It seems like every week, there are more studies concluded on the benefits of music in our lives. If you take the basic, “music soothes the savage soul” adage to heart, then you already understand just how important it is to have music in our lives. So many things about the mind-body-spirit connection that is shared through music are inspirational and encouraging, and as drummers and musicians, we all experience these “groundbreaking” headlines in our own lives all the time. But, it is really great to have those personal experiences and beliefs vindicated through science.
One such study was recently released that indicates children benefit from music or audio therapy after surgery in terms of pain management. The study showed that just by listening to 30 minutes of music or an audio book, kids who had undergone major surgery had a change in their level of pain. It is believed that the therapy interrupts the process of remembering pain, helping to reduce its overall effects. Since children aren’t given the same type of pain management protocol as adults due to breathing issues, having a way to reduce pain through listening to music can have a tremendous impact on their healing.
These findings echo another study that was performed on premature infants and the effect of music on their stress and anxiety levels (and the parents’ levels!) while being treated in a NICU. With music, the newborns relaxed more, despite a room filled with various machines, bells, buzzers, bright lights and medical staff. Perhaps just as importantly, parents who sang lullabies that were cultural or significant in their own family to their preemie were able to relax more in the same setting, forming bonds with these delicate infants by communicating through song.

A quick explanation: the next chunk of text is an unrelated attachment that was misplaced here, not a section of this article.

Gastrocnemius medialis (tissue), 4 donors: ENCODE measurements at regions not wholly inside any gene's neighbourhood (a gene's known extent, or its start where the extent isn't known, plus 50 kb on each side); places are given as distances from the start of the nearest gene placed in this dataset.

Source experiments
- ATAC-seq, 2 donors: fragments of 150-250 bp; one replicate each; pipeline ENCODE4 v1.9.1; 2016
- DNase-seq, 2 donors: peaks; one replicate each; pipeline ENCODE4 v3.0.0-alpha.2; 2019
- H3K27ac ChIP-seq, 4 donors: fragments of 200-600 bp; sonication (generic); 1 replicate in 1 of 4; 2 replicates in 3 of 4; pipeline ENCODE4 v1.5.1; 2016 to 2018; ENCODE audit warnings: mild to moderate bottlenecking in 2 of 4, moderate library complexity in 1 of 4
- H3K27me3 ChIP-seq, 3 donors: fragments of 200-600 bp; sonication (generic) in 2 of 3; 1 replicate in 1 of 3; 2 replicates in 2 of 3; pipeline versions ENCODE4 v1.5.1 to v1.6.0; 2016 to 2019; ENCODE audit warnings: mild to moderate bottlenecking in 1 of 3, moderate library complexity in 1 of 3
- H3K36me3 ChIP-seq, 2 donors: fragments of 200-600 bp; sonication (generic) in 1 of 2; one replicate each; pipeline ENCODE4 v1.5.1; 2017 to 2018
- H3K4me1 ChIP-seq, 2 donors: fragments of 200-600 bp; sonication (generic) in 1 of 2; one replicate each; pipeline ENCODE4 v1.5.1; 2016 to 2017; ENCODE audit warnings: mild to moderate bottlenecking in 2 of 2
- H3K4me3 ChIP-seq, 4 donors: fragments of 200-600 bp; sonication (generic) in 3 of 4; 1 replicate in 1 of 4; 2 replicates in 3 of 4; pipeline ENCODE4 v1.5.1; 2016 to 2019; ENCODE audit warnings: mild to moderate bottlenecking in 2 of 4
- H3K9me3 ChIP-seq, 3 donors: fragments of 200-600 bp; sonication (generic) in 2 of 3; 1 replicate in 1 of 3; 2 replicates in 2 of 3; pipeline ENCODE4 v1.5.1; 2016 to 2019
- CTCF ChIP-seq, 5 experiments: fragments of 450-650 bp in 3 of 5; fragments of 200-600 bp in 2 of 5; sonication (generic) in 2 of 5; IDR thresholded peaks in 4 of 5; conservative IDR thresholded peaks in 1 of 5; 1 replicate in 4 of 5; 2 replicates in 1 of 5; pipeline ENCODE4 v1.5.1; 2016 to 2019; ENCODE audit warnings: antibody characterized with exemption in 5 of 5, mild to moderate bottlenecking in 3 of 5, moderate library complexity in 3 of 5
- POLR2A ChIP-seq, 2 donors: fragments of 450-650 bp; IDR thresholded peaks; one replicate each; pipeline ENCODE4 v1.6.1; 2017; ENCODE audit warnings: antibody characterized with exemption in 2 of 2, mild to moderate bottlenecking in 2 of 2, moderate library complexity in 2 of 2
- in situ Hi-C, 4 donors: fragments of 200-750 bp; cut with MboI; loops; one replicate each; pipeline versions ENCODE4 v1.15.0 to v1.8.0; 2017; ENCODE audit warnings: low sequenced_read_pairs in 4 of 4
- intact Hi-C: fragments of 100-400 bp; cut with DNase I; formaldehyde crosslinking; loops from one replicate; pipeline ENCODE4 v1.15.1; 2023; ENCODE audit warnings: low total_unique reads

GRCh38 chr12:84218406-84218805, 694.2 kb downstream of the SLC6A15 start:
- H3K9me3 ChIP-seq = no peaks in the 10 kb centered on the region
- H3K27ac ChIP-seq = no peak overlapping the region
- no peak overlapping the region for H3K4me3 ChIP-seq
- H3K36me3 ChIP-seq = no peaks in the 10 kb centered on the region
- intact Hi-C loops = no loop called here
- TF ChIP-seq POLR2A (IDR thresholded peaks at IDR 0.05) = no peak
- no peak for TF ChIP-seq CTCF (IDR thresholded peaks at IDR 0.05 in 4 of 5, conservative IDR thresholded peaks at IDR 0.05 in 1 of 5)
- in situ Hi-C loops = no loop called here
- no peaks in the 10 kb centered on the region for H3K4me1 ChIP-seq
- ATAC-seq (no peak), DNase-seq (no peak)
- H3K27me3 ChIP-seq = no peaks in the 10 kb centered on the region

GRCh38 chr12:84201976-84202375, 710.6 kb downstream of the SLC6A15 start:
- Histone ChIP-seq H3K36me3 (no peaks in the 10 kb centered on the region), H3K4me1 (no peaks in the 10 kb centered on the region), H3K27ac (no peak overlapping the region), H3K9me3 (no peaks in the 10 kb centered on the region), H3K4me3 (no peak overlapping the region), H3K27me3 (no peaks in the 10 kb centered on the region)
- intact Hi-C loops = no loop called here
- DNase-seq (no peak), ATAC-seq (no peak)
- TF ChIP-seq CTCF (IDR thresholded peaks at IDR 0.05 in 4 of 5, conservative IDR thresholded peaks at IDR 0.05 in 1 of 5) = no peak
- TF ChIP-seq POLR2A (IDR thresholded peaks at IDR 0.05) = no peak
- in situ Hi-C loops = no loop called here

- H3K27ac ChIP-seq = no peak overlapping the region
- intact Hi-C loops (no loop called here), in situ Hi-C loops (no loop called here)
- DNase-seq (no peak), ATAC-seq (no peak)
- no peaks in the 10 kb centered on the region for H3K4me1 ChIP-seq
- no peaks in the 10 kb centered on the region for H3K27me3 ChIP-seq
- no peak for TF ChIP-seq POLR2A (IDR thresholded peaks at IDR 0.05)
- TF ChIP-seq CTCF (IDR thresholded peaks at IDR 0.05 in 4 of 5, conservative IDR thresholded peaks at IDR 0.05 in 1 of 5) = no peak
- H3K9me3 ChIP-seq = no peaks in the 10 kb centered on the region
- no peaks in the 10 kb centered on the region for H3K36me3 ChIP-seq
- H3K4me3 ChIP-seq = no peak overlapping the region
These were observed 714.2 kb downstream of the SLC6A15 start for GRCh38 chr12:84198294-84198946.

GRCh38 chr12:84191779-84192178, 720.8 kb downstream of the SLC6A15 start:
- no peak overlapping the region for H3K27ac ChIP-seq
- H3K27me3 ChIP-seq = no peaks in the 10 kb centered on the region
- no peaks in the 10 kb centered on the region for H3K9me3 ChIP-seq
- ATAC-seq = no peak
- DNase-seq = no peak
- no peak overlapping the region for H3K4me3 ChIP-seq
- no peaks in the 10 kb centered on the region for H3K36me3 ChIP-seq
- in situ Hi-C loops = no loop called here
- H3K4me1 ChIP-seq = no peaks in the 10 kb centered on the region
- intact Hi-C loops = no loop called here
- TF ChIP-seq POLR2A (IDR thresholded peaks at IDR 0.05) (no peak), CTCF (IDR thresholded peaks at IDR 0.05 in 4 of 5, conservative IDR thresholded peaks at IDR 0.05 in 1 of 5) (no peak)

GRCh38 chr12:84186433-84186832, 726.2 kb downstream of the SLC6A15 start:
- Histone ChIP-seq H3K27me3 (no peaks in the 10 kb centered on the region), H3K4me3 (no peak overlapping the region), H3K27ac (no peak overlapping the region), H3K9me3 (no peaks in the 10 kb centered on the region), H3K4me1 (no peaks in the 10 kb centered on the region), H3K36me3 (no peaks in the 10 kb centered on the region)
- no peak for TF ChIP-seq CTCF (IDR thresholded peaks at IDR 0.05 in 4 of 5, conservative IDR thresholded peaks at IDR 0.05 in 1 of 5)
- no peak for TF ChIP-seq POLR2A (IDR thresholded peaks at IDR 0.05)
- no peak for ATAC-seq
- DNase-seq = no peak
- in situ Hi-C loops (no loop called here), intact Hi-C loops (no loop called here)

It is same kind of communication through music that is benefitting families with emotionally-neglected children. Another study shows that when a family plays music together, children and parents feel more bonded. Music created pathways for understanding and empathy, as well as a better ability to communicate verbally and non-verbally among the family members. In this study, there was a definite “call and response” method used, just like in drum circles and interactive drumming events, that gave each person the opportunity to have a voice in the music, as well as understand the other person’s point of view.
Listening to music causes the body to release endorphins, those “feel good” chemicals that we all know and love. Endorphins naturally counteract pain, and they also encourage bonding in families, as well as with others outside of the family circle. Those connections, alone, are enough to pick up a drum or a guitar in times of physical pain or loneliness. But, there are so many other benefits of music that are just beginning to be verified by science. That’s just one more point for the musicians in the world.
With each new study that is released on the benefits of music, we are all given the encouragement to keep following our passion for rhythm and song. Whether we are drumming on a stage, chillin’ with our friends or at a weekly drum circle, we are just as much part of the magic as the music itself. Music is nothing without rhythm, and rhythm is the essence of drumming. Therefore, we keep the beat alive, keep that groove, well, groovin’, and make the rest of the world feel better in the meantime.